Opening remarks for the Malaysian Launch of SOWC 2013
§ - Globally, they're three to four times more likely to be subjected to violence than other children.
§ - Children with disabilities experience multiple challenges. Including difficulty in accessing education and an increase risk of violence, abuse and exploitation.
§ - Left off birth registers, hidden behind closed doors, shut away in institutions and stigmatize, they are too often over-looked an under-estimated.
The reason so many of YOU are here today is because you share our conviction that when we see the disability before the child, it is not only wrong for the child, it also deprives society of all that child has to offer.
So today, we are building on the leadership Malaysia has already shown. Malaysia already has important policy and legal frameworks for people with disabilities; the 2007 national policy for persons with disabilities and the national plan of action for persons with disabilities, the 2008 persons with disabilities Act. And in 2010 Malaysia was among the first to sign and ratify the convention on the rights of persons with disabilities.
The challenge is shifting real commitment into relevant action. And that's what brings us together today – to discuss and address the gaps in implementation; gaps in access to health, education and other essential services for children with disabilities in Malaysia. Public awareness and education on issues of disability are still required, as are strong social support systems and referral mechanisms. There is also a dire need for the collection of adequate statistical data on children with disabilities. And we need to make sure that data is used in the development of policies and programmes for these children.
We want to acknowledge the work of the Social Welfare Department in this regard. And congratulate them on the award they received in March of this year, for their online registration programme, which makes it easier for the community of people living with disabilities to register for benefits with them, and with the Ministry of Education, Ministry of higher Education, Road and Transport Department an Inland Revenue Board. The online registration is available in all 14 states, and all 104 districts.
The data is crucial – as a guide for allocating resources and support to children and their families.
All of us have a role to play in removing barriers to inclusion and participation as well as providing a loving and nurturing environment to better support children with disabilities and their families.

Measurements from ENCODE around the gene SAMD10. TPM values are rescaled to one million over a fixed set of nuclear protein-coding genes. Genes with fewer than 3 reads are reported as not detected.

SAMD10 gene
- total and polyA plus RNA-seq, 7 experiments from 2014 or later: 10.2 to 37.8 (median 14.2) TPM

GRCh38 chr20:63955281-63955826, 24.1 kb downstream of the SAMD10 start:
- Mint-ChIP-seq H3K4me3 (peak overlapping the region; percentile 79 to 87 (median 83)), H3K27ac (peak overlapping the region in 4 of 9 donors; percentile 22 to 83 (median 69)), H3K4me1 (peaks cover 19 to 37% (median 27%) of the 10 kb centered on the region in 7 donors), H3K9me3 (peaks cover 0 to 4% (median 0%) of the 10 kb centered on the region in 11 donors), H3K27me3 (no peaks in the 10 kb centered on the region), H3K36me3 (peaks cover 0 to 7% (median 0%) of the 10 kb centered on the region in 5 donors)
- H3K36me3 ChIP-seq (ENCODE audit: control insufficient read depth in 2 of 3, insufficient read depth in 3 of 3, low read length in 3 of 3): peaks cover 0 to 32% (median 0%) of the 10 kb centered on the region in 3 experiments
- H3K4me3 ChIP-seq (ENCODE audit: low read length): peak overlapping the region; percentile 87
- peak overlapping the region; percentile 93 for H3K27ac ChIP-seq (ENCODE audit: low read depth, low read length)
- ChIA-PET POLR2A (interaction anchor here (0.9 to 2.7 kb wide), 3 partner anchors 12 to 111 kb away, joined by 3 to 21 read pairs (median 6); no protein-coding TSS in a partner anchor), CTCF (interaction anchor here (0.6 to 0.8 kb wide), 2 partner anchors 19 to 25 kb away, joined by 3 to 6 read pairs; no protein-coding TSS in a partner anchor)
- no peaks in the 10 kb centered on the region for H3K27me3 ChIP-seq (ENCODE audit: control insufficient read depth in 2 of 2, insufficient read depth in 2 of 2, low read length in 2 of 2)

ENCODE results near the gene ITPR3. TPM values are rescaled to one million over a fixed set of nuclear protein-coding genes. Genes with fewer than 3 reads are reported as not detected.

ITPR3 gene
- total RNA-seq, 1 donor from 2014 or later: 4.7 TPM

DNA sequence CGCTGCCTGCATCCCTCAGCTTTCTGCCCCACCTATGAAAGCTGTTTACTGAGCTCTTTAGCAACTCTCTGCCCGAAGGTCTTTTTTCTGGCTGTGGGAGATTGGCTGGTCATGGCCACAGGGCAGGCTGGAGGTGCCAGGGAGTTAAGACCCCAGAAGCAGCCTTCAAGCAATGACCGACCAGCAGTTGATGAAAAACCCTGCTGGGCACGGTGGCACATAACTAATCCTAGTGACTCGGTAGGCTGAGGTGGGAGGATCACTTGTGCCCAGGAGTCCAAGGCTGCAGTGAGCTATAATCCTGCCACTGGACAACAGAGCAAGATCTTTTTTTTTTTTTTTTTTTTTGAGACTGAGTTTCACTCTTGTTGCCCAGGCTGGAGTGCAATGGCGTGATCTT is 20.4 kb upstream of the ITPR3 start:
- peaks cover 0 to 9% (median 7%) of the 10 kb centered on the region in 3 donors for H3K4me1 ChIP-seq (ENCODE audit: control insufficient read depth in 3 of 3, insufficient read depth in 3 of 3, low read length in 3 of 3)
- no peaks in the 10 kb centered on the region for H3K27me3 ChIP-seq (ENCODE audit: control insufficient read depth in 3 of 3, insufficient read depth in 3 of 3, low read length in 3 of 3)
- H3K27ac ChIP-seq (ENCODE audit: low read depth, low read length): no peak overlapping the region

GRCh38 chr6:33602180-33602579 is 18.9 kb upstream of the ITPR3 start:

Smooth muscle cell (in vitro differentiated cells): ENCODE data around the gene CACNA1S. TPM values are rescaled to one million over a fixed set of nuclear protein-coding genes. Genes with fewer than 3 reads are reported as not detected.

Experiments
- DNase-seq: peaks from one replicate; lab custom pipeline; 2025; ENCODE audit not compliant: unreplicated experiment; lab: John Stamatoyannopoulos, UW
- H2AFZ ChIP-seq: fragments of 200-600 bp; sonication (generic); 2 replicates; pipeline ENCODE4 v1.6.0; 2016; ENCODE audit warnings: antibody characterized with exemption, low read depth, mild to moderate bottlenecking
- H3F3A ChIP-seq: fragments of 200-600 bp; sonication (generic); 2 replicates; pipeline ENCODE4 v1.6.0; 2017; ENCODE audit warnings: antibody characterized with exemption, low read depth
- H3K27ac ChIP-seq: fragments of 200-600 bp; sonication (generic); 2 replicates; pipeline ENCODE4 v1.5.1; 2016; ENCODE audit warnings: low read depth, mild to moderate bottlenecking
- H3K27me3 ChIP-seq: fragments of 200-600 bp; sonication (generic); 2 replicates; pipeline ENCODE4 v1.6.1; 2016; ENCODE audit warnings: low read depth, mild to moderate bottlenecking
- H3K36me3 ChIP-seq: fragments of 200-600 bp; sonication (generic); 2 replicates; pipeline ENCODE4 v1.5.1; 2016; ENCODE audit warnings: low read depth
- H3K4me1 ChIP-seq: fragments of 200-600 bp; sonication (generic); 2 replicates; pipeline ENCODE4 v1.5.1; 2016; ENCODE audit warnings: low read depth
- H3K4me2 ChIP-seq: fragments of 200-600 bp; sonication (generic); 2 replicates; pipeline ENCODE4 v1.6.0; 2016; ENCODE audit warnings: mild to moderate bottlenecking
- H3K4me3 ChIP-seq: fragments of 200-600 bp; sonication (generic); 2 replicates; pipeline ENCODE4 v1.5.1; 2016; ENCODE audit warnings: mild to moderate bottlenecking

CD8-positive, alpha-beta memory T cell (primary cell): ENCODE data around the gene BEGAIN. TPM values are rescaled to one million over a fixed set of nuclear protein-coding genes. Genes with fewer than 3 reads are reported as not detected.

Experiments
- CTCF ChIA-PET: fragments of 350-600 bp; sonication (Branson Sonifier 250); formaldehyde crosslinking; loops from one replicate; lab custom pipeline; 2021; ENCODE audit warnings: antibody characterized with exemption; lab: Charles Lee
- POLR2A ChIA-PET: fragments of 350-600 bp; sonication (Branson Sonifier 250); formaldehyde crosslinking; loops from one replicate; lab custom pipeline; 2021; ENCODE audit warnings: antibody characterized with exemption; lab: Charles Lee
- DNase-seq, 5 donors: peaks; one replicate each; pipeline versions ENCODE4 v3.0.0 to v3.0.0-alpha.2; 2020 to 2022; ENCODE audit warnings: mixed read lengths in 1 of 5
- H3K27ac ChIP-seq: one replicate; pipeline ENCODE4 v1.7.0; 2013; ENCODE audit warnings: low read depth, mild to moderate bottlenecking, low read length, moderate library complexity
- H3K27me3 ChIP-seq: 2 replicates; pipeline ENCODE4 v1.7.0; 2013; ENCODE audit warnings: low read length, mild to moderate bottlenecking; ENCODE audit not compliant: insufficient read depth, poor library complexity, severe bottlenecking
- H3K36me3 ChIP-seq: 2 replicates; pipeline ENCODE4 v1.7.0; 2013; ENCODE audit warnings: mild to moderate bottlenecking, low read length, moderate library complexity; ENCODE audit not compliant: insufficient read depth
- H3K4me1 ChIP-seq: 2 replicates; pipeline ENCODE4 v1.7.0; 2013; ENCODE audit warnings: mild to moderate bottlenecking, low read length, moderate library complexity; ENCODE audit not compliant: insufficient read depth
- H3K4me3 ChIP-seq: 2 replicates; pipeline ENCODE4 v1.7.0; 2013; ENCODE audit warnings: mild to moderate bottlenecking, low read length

UNICEF's annual State of the World's Children's report calls for a fundamental change in the way children with disabilities are viewed and treated, with a focus on the abilities of these children – rather than what they cannot do. The report recognizes that these barriers are often more disabling than any impairment itself.
We are convinced such a shift would benefit the child, their family and society as a whole.
We are convinced, because we have the evidence that proves it is so.
UNICEF has worked with partners and communities all over the globe to support inclusive education.
The merit of such schools is not only that they are capable of providing quality education to all children, they also help change discriminatory attitudes, by creating welcoming communities and building inclusive societies.
Schools that include everybody, celebrate differences, support learning, and respond to individual needs.
The discrimination children with disabilities face, arises from social exclusion so entrenched, that it traps these children and their families in a life of poverty, social isolation, ignorance and lack of services and support. Time an again we've seen inclusive education radically change that dynamic.
On behalf of UNICEF, I thank you for your active participation in today's roundtable.
I hope that this year's State of the World's Children and our roundtable will help push the agenda of children with disabilities forward in Malaysia, and serve to recognise the potential they have to live their lives to the fullest.
I would like to conclude with something that I hope will set the tone for the upcoming roundtable.
Children are not disabled because they cannot see, read or hear, they are disabled because society excludes them.
Every child has something to contribute, as long as they're given the chance.
For further information, please contact:
Indra Kumari Nadchatram,
UNICEF Media, Malaysia
(+6.03) 2095 9157
+6012 292 6872
UNICEF Media, Malaysia
(+6.03) 2095 9154 ext. 2236
+6012 658 5160